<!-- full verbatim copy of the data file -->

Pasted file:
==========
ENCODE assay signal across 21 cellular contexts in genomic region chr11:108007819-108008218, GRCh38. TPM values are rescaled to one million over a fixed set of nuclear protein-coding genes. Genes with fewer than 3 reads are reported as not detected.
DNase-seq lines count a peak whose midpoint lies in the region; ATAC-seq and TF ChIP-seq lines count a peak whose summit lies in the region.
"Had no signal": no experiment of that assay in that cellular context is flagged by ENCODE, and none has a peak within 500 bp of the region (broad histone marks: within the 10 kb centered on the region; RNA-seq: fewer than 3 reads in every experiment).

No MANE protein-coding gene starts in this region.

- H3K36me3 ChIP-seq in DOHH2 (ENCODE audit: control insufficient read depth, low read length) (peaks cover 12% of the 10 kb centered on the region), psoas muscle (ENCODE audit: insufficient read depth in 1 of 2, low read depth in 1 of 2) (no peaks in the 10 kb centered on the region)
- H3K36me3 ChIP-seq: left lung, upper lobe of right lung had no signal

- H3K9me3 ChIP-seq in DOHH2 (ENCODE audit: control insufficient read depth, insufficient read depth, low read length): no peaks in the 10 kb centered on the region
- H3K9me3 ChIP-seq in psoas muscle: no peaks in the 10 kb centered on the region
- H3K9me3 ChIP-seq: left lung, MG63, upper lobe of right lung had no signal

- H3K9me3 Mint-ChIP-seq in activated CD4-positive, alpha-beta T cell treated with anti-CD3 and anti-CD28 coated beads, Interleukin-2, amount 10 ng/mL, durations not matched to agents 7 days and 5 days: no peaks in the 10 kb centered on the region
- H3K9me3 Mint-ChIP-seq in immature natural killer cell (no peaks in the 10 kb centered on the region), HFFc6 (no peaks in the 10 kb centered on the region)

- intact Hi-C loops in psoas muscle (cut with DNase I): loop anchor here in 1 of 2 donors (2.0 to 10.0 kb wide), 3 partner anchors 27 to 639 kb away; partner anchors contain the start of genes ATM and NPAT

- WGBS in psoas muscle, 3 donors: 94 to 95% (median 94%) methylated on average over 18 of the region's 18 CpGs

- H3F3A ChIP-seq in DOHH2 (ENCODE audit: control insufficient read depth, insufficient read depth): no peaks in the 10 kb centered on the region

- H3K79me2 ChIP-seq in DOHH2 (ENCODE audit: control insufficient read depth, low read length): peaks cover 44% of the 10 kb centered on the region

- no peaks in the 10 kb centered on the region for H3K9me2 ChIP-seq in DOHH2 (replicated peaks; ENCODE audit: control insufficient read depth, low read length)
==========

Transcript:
ENCODE assay signal across 21 cellular contexts in genomic region chr11:108007819-108008218, GRCh38. TPM values are rescaled to one million over a fixed set of nuclear protein-coding genes. Genes with fewer than 3 reads are reported as not detected.
DNase-seq lines count a peak whose midpoint lies in the region; ATAC-seq and TF ChIP-seq lines count a peak whose summit lies in the region.
"Had no signal": no experiment of that assay in that cellular context is flagged by ENCODE, and none has a peak within 500 bp of the region (broad histone marks: within the 10 kb centered on the region; RNA-seq: fewer than 3 reads in every experiment).

No MANE protein-coding gene starts in this region.

- H3K36me3 ChIP-seq in DOHH2 (ENCODE audit: control insufficient read depth, low read length) (peaks cover 12% of the 10 kb centered on the region), psoas muscle (ENCODE audit: insufficient read depth in 1 of 2, low read depth in 1 of 2) (no peaks in the 10 kb centered on the region)
- H3K36me3 ChIP-seq: left lung, upper lobe of right lung had no signal

- H3K9me3 ChIP-seq in DOHH2 (ENCODE audit: control insufficient read depth, insufficient read depth, low read length): no peaks in the 10 kb centered on the region
- H3K9me3 ChIP-seq in psoas muscle: no peaks in the 10 kb centered on the region
- H3K9me3 ChIP-seq: left lung, MG63, upper lobe of right lung had no signal

- H3K9me3 Mint-ChIP-seq in activated CD4-positive, alpha-beta T cell treated with anti-CD3 and anti-CD28 coated beads, Interleukin-2, amount 10 ng/mL, durations not matched to agents 7 days and 5 days: no peaks in the 10 kb centered on the region
- H3K9me3 Mint-ChIP-seq in immature natural killer cell (no peaks in the 10 kb centered on the region), HFFc6 (no peaks in the 10 kb centered on the region)

- intact Hi-C loops in psoas muscle (cut with DNase I): loop anchor here in 1 of 2 donors (2.0 to 10.0 kb wide), 3 partner anchors 27 to 639 kb away; partner anchors contain the start of genes ATM and NPAT

- WGBS in psoas muscle, 3 donors: 94 to 95% (median 94%) methylated on average over 18 of the region's 18 CpGs

- H3F3A ChIP-seq in DOHH2 (ENCODE audit: control insufficient read depth, insufficient read depth): no peaks in the 10 kb centered on the region

- H3K79me2 ChIP-seq in DOHH2 (ENCODE audit: control insufficient read depth, low read length): peaks cover 44% of the 10 kb centered on the region

- no peaks in the 10 kb centered on the region for H3K9me2 ChIP-seq in DOHH2 (replicated peaks; ENCODE audit: control insufficient read depth, low read length)